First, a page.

Some of the photos circulating the internet are horrific. Toddlers with heads lopped off, heads on spikes, crucifixions, and women having their throats slit, that sort of thing. The scale might be exaggerated (I don’t know), but the acts are not.

    Comment by Tim Newman — August 26, 2014 @ 3:28 am

  3. For a long time now, I have judged that Obama makes most foreign policy decisions based on immediate domestic political consequences. He does whatever he thinks will end any current criticism or give him immediate political gain. He’s been able to kick the can down the road a long time now with a willing media. However, the media is no longer willing to cooperate, and he’s coming under sustained criticism.

    Obama is at a situation where he will be criticized no matter what he does, so he doesn’t know what to do. If he had a plan with a coherent goal and strategy, he could make a decision and hope in time people will understand it was the correct one. But he doesn’t for the reasons SWP indicated. So he’s face with a situation where he will be criticized regardless, and his decision making methodology has completely broken down.

    Comment by Chris — August 26, 2014 @ 10:47 am

  4. I can’t wait to see how history judges President Obama. I’m guessing somewhere between Franklin Pierce and James Buchanan.

    Heck, if the 2014 election goes bad enough, we’ll start seeing lots and lots of bad stories come out immediately as the rats start fleeing the sinking ship (something we’re already seeing to an extent with former Secretary Clinton).

    Comment by Blackshoe — August 26, 2014 @ 12:21 pm

  5. SWP:

    What scares Vlad most is the current 30% who STILL SUPPORT this president.

    Unbelievable.

    Vlad

    Comment by Vlad — August 26, 2014 @ 2:10 pm

  6. @Blackshoe. THose comparisons seem apt. Unfortunately, Obama was re-elected, and both those guys were one-termers. The effects of Obama may be as baleful as those of Buchanan. The main difference being that Obama does damage on a global scale, whereas Buchanan only really inflicted harm on the US.

    I anticipate that the leaks will indeed accelerate, especially if 2014 is an electoral repudiation of Obama. This is one reason why he is so focused on that election.

    The ProfessorComment by The Professor — August 26, 2014 @ 5:13 pm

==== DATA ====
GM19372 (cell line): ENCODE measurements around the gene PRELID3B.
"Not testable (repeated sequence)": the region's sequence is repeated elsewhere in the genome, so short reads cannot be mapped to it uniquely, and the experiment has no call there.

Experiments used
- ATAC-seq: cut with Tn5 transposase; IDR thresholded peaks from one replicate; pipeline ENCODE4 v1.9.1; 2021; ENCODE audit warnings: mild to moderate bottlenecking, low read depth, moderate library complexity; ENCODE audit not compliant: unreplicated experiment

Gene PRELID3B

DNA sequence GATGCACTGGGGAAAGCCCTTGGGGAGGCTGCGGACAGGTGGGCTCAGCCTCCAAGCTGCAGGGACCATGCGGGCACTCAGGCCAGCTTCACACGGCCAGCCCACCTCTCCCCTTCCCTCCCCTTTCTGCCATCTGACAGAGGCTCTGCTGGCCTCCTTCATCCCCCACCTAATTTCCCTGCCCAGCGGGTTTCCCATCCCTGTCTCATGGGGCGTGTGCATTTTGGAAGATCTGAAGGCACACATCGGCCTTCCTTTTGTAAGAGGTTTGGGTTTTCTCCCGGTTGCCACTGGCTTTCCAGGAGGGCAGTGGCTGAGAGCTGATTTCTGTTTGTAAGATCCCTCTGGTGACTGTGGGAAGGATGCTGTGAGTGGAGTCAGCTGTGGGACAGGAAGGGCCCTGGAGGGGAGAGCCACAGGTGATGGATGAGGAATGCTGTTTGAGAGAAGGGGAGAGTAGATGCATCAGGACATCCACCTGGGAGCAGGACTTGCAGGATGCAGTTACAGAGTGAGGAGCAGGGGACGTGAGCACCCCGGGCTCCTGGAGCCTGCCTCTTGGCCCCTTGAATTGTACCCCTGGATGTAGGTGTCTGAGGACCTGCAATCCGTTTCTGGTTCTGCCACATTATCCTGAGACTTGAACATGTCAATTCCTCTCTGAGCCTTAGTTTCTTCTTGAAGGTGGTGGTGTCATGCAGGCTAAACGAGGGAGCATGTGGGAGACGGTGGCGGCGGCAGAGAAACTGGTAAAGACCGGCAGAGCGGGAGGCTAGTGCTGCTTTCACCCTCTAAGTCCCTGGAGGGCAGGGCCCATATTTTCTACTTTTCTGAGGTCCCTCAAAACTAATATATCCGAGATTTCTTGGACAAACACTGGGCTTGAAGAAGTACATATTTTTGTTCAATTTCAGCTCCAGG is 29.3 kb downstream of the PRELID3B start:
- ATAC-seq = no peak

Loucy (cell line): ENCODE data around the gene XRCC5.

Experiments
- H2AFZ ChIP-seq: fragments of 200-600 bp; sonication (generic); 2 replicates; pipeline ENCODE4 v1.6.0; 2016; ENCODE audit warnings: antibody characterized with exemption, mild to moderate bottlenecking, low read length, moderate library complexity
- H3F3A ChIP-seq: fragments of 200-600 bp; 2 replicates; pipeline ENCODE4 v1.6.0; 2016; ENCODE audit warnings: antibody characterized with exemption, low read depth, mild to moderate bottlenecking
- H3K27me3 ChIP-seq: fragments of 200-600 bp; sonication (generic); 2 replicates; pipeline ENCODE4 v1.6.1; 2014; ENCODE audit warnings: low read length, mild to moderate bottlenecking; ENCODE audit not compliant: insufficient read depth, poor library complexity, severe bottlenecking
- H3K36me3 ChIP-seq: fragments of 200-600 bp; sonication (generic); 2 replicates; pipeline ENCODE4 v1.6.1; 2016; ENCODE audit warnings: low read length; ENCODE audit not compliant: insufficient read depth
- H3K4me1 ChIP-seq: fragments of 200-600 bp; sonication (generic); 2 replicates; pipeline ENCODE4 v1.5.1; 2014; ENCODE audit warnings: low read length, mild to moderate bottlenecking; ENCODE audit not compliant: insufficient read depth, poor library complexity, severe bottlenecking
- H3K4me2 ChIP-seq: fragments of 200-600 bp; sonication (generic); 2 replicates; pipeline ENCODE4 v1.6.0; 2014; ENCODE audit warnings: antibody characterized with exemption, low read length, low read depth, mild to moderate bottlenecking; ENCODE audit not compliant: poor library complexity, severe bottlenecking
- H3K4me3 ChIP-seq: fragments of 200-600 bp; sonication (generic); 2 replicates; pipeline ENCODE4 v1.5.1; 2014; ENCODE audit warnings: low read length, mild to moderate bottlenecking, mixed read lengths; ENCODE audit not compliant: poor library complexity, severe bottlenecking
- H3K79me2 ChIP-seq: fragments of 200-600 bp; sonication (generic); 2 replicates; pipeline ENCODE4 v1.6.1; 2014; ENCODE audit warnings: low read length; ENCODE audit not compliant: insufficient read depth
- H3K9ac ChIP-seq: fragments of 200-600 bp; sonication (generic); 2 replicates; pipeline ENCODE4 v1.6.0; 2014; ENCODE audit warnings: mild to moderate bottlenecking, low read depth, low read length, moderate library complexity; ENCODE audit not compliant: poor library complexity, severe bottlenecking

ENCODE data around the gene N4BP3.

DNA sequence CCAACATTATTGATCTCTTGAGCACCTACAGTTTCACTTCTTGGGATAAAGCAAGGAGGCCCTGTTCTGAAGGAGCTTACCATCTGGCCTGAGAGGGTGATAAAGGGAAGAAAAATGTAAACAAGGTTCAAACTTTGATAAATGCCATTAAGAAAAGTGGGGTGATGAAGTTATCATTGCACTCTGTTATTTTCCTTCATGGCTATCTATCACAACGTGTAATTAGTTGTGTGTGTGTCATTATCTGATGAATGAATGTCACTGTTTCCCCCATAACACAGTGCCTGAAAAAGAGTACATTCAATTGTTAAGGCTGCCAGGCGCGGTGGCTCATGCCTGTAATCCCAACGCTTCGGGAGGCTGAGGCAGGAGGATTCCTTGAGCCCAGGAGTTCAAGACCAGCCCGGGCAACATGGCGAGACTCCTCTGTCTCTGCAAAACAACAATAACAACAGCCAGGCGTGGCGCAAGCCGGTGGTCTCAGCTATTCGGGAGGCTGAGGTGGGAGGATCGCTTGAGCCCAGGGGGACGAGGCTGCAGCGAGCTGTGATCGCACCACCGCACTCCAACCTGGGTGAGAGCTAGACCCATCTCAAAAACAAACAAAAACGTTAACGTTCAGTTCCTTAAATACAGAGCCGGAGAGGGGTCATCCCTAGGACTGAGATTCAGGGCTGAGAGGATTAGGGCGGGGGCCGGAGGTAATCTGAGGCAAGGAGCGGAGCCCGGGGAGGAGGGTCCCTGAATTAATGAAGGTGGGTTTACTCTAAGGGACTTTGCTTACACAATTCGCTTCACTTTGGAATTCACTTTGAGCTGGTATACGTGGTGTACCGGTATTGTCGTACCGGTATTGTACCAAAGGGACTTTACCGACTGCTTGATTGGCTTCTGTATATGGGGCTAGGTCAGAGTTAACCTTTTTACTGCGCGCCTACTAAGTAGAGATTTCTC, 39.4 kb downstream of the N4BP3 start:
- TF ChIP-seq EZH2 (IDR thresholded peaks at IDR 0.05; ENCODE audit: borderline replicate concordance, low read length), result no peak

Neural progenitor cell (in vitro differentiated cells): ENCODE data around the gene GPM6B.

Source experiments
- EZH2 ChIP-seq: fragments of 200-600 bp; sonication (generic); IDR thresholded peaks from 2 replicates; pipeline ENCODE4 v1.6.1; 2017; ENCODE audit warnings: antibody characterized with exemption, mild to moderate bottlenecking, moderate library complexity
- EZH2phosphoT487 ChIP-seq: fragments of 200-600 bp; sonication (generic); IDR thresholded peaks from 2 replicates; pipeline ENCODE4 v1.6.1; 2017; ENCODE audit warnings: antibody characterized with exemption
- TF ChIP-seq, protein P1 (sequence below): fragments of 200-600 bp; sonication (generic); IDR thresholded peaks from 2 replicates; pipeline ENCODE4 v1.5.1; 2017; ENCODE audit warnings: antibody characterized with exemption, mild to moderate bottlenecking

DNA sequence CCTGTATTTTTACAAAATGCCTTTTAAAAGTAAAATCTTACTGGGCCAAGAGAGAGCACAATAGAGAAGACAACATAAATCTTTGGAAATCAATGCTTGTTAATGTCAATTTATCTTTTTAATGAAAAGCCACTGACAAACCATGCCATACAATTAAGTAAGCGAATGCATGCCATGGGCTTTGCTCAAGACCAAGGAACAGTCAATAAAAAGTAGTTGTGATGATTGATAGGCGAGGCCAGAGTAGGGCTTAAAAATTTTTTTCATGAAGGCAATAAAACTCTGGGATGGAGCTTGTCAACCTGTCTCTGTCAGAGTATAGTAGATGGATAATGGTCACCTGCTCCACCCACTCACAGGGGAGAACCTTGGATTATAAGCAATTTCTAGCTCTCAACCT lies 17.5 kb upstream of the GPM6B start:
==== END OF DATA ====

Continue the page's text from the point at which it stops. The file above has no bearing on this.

7. @Chris-In large part because he has never been criticized before, really, he has never had to confront the consequences of his decisions. Now the record of failure is becoming too long to ignore. He is getting criticism, he is being forced to confront his failures, and he does not know how to deal with it. It would have been better not just for the country, but for him, had he been held accountable earlier and felt compelled to evaluate his decisions and decision making. If that had happened, he might have learned something, become wiser and more humble. But he did not.

    Eventually chickens do come home to roost.

    The ProfessorComment by The Professor — August 26, 2014 @ 5:19 pm

  8. @Blackshoe. That is a real insult to Buchanan (and Pierce).

    There are some similarities. Buchanan was a notorious ditherer. Obama is as well.

    The ProfessorComment by The Professor — August 26, 2014 @ 5:29 pm

  9. Question to readers regarding ISIS behavior and not particularity Obama’s response. Both Foley and Sotloff made statements before beheading. Here is Sotloff’s from yesterday. http://www.itv.com/news/2014-09-02/transcript-of-video-which-claims-to-record-the-final-words-of-us-hostage-and-journalist-steven-sotloff/

    What sort of coercion does ISIS use to get them to make statements like that? Is it all theater and photoshopped for final video? It seems very unilkely that they would make such statement directly before their final moments. Instead, not pleading to their families or hatred of their captors. Robert Kaplan has some interesting thoughts on the video, http://www.stratfor.com/weekly/terrorism-theater#axzz3CA15e7zT

    Does anybody have an idea how they coerce them to make such calculated statements? Particularly Sotloff who saw what happened to Foley.

    Comment by scott — September 3, 2014 @ 3:23 am